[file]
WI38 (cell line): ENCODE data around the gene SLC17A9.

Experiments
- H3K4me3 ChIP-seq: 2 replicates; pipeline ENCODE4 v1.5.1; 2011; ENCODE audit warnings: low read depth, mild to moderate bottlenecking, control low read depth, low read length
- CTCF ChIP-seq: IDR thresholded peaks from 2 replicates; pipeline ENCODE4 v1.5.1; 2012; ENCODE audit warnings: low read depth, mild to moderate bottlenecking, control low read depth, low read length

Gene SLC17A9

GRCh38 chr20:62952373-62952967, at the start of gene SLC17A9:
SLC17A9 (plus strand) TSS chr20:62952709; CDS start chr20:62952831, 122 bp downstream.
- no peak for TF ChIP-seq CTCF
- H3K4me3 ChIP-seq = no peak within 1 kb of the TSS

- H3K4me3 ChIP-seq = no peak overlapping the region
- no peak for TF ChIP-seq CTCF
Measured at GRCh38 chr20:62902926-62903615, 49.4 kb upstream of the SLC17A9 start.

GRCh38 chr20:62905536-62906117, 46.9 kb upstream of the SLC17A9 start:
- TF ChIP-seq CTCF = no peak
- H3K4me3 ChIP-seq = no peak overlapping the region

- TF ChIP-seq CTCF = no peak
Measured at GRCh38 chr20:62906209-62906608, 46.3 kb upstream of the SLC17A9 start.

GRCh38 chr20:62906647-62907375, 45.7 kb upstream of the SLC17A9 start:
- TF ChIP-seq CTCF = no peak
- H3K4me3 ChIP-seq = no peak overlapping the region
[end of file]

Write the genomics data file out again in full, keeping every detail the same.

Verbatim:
WI38 (cell line): ENCODE data around the gene SLC17A9.

Experiments
- H3K4me3 ChIP-seq: 2 replicates; pipeline ENCODE4 v1.5.1; 2011; ENCODE audit warnings: low read depth, mild to moderate bottlenecking, control low read depth, low read length
- CTCF ChIP-seq: IDR thresholded peaks from 2 replicates; pipeline ENCODE4 v1.5.1; 2012; ENCODE audit warnings: low read depth, mild to moderate bottlenecking, control low read depth, low read length

Gene SLC17A9

GRCh38 chr20:62952373-62952967, at the start of gene SLC17A9:
SLC17A9 (plus strand) TSS chr20:62952709; CDS start chr20:62952831, 122 bp downstream.
- no peak for TF ChIP-seq CTCF
- H3K4me3 ChIP-seq = no peak within 1 kb of the TSS

- H3K4me3 ChIP-seq = no peak overlapping the region
- no peak for TF ChIP-seq CTCF
Measured at GRCh38 chr20:62902926-62903615, 49.4 kb upstream of the SLC17A9 start.

GRCh38 chr20:62905536-62906117, 46.9 kb upstream of the SLC17A9 start:
- TF ChIP-seq CTCF = no peak
- H3K4me3 ChIP-seq = no peak overlapping the region

- TF ChIP-seq CTCF = no peak
Measured at GRCh38 chr20:62906209-62906608, 46.3 kb upstream of the SLC17A9 start.

GRCh38 chr20:62906647-62907375, 45.7 kb upstream of the SLC17A9 start:
- TF ChIP-seq CTCF = no peak
- H3K4me3 ChIP-seq = no peak overlapping the region